Nature reserves are land or sea areas with an important ecological character. These reserves also enjoy exceptional beauty.
They represent the different ecological systems in Lebanon and are the pillars of rural development policy, and the best way to safeguard nature against industrial alterations, environmental degradation, rapid population growth and urbanization. These factors pose a threat to the natural heritage and national wealth.
There are fourteen natural reserves in Lebanon which occupy approximately 3% of the area of the Land of Cedars. Here are some international rankings of Lebanese reserves: There are three biosphere reserves classified by UNESCO’s Man and the Biosphere Programme:
– The Chouf reserve (2005), which includes the Cedars Al-Shouf nature reserve and the Ammik marsh as well as 22 surrounding villages
– The Jabal Moussa Reserve (2008).
– The Jabal Al Rihane Reserve (2007).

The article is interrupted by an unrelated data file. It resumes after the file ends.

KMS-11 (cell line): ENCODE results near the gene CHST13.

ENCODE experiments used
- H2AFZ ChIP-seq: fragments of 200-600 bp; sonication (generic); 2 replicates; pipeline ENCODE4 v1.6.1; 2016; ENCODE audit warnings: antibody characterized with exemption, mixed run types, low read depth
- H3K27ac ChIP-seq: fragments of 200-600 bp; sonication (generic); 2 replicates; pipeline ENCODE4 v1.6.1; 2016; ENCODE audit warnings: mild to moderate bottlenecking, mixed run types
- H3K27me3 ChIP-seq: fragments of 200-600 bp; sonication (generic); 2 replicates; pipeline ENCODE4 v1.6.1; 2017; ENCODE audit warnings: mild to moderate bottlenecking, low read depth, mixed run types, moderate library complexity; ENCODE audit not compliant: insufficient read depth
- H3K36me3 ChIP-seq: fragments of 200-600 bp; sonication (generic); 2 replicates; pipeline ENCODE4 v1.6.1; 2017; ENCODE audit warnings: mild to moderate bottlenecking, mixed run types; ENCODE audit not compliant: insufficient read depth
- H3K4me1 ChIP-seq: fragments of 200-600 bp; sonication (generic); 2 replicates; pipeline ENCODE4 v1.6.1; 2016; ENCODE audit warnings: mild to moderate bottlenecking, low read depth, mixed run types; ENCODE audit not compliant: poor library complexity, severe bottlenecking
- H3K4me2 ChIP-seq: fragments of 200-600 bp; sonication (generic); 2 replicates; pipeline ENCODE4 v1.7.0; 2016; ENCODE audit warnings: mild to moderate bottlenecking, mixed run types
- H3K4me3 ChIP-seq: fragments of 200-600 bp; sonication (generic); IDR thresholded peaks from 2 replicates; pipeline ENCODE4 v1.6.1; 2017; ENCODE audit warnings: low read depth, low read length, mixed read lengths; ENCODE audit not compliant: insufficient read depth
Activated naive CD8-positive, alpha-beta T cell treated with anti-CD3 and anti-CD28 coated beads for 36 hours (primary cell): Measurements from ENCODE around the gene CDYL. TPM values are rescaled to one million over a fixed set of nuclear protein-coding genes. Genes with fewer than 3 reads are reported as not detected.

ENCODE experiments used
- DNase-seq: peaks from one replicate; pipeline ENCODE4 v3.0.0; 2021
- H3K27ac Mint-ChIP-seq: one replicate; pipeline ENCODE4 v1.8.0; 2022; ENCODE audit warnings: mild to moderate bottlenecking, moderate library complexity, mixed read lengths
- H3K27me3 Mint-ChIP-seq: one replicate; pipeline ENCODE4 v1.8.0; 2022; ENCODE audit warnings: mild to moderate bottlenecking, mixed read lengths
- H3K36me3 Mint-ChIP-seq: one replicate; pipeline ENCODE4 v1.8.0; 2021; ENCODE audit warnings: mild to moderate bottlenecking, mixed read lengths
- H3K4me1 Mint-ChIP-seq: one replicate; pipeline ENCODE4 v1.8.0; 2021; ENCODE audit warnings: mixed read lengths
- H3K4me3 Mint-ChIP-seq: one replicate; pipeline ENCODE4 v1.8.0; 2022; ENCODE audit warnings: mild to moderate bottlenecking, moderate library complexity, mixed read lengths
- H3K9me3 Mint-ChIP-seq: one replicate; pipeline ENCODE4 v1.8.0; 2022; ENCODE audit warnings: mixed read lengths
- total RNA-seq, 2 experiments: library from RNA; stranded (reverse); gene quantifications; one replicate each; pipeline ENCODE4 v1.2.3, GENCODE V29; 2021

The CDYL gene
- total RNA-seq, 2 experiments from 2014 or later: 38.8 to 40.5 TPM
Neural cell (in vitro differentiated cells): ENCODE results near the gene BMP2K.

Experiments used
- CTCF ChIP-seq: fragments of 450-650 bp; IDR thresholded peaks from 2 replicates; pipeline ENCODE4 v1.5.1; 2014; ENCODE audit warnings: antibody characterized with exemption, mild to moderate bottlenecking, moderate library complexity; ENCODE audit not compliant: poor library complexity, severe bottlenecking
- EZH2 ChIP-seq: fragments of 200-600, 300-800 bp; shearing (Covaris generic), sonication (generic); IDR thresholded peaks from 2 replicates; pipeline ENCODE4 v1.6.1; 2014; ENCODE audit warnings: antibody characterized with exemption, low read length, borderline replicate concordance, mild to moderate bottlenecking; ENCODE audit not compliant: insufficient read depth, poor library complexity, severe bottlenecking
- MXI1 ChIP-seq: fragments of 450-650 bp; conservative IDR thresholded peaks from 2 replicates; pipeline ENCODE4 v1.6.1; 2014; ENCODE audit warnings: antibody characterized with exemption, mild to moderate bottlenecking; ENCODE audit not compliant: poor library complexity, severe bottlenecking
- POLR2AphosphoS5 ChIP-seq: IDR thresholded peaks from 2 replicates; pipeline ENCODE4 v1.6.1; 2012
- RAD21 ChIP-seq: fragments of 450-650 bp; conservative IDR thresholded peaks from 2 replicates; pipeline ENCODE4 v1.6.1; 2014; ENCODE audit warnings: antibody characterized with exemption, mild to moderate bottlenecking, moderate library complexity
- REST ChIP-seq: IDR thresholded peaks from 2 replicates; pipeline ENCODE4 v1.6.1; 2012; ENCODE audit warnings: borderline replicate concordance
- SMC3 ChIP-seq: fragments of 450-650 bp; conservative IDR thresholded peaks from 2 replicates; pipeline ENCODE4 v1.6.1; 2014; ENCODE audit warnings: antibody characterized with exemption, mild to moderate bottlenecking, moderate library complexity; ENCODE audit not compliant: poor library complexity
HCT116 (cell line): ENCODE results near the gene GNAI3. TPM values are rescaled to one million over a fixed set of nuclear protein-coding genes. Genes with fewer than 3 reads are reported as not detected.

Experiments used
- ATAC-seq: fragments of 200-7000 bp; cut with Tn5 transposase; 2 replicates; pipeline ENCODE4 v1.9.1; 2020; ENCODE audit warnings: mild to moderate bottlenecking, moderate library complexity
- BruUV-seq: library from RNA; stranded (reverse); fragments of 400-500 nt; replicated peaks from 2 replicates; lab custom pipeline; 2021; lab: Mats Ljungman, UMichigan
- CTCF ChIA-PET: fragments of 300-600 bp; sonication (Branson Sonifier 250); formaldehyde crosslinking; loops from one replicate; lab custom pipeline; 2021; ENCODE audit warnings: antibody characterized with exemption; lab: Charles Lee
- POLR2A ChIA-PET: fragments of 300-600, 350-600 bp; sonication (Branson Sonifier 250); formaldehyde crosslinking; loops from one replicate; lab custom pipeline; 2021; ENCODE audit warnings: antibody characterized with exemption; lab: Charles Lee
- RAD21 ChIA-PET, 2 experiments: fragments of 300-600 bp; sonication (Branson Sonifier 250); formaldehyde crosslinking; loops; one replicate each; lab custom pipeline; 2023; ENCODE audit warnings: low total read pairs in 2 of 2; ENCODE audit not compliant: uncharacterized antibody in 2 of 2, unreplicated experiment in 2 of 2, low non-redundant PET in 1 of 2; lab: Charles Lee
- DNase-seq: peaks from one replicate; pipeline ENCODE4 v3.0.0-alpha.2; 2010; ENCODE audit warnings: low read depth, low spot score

The Chouf Cedar Forest Nature Reserve
The Chouf Cedar Forest Nature Reserve is one of the largest nature reserves in Lebanon. It extends from Daher el Baydar in the north to the mountain of Niha in the south. Oaks cover its northeast and southeast slopes. This reserve is famous for its three magnificent cedar forests of Barouk, Maaser el Chouf and Ain Zhalta-Bmahraya. The area of the latter constitutes a third of what remains of the cedar forests in Lebanon.
The age of some trees in this reserve is estimated at two thousand years. It is also considered a habitat for medium-sized mammals such as the wolf and the jungle cat. This reserve is particularly famous for the variety of birds and wild plants it contains.
It is a popular destination for hikers of all ages and birdwatchers.